“When in doubt, look at the charts.”
The above has been my motto for years. I believe that stocks and the stock market are leading indicators. They tell us what is going to happen with specific industries, various prices and the economy six to 12 months out.
One chart I have been studying closely this year is the Dow Jones Utilities Index. Utility stocks traditionally rise when interest rates fall and investors can get better yields off of secure utility stocks than they can get from CDs or T-bills. Similarly, when interest rates rise, utility stocks fall, as investors flee them to the rising yields of CDs, T-bills and bonds.
But a strange thing has happened to the utility stocks. The Dow Jones Utility Index, which consists of the biggest American utilities, was trading at 210 in early 2008. As the recession hit, the government cut interest rates to record lows. The Federal Funds Rate sits close to zero.
Historically, the utility stocks would rally as interest rates fell sharply. But the opposite has happened. The utility stocks have collapsed from a level of 210 in early 2008 to 155 today—a drop of 26%. Several times this year, the Dow Jones Utility Index has attempted to break through the 160 level, failing on each attempt.
What does this tell me?
If I look at stocks as a leading indicator, the pathetic performance of the utility stocks tells me that the stock market believes the government attempt to keep interest rates low (by keeping the Federal Funds Rate near zero and by the Fed buying U.S. Treasuries via QE2) will ultimately fail and reverse.
The action (or maybe I should say inaction) of the utility stocks is a clear indicator that higher interest rates are what our future holds for us.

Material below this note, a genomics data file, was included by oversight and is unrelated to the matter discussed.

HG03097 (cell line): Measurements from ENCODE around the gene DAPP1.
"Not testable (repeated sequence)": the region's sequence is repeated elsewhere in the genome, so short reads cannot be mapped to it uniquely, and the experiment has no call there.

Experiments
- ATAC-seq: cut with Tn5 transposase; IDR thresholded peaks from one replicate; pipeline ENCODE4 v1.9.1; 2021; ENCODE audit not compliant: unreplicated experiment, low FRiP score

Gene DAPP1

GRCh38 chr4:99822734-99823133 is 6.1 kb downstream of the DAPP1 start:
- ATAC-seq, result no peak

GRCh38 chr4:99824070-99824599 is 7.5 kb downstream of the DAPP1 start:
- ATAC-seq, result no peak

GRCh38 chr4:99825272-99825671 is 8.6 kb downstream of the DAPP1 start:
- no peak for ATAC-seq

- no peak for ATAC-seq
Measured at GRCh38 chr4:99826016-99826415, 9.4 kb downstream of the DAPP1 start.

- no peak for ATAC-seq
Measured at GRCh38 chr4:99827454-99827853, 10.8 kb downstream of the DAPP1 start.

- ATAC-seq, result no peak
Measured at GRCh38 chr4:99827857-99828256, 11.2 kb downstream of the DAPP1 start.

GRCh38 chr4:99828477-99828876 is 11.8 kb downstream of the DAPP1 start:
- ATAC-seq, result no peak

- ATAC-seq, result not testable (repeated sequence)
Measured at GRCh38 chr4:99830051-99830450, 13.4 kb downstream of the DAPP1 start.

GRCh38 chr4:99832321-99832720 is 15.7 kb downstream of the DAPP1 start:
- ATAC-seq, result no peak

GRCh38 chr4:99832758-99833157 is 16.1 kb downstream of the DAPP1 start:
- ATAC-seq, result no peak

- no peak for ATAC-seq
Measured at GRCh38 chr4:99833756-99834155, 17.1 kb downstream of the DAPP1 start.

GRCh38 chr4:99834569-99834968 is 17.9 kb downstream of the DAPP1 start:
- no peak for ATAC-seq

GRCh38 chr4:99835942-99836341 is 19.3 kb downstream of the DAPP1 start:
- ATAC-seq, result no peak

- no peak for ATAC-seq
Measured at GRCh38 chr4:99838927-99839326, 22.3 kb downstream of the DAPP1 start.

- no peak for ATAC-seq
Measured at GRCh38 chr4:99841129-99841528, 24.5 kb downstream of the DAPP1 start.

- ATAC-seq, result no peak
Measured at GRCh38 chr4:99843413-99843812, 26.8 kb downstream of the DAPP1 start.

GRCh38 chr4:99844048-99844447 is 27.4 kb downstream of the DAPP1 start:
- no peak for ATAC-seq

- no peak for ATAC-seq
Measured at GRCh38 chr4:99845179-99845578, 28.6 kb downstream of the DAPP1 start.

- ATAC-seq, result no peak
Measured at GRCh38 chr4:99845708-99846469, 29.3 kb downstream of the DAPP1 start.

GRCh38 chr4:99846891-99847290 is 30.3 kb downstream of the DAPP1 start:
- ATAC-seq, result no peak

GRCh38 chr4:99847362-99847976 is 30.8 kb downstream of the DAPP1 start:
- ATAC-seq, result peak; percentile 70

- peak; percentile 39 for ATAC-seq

Michael’s Personal Notes:
Retail sales in the U.S. missed analyst expectations “by a mile” in March, as the U.S. Commerce Department reported that sales at U.S. retailers increased only 0.4% in March—a nine-month low.
Yes, consumers are pulling back on spending. Why wouldn’t they? Real estate prices are depressed and getting worse, long-term interest rate are rising, the media coverage of “out of control” rising government debt is becoming more intense. The only things that have been rising are the stock market and precious metals. Take away government stimulus, and the stock market will lose air just like a helium balloon with many holes.
The great majority of American consumers are living on a shoe-string budget; paycheck to paycheck. Any bump in the economic recovery will hamper consumer demand. The government knows this and this is why the government needs to keep spending, why it needs to increase the maximum amount of money it can legally borrow (now at $14.29 trillion), why it can’t pull government stimulus, and why it can’t raise short-term interest rates.
Inflation—that’s the real wild card here! No one really knows how all this artificial government interaction in the economy will play out for inflation. My opinion, based on what the precious metals are telling us, is that inflation will become a serious problem for the U.S. If you think that March retail sales are surprisingly weak, as they say, “you ain’t seen nothing yet.”
Where the Market Stands; Where it’s Headed:
The best way to describe this market: we are close to the top of a bear market rally that started in March of 2009. I see the upside potential for stocks limited to five percent to 10%, while the market risk rises each day. Ten-year U.S. Treasuries are getting back to the 3.5% to 3.6% yield level, closing on the 4.0% yield that I predict we will surpass this year.
The Dow Jones Industrial Average opens this morning up 6.1% for 2011.
What He Said:
“The Real Threat to the Economy: U.S. retail sales are falling, the producer price index is crashing, house prices, car prices are all falling—and no one is talking about deflation but me. Fed governors are still talking about inflation—they’ve got it wrong. There’s no need for me to get into the dangers of deflation, as I’ve written about them (many times) before. Let’s just put it this way: deflation is about the worse economic state a country will experience. The risks to the U.S. economy in 2007 are greater than I’ve seen in years.” Michael Lombardi, Profit Confidential, November 15, 2006. Michael was one of the first to warn of deflation. By late 2008, world economies were embedded in their worst state of deflation since the Great Depression.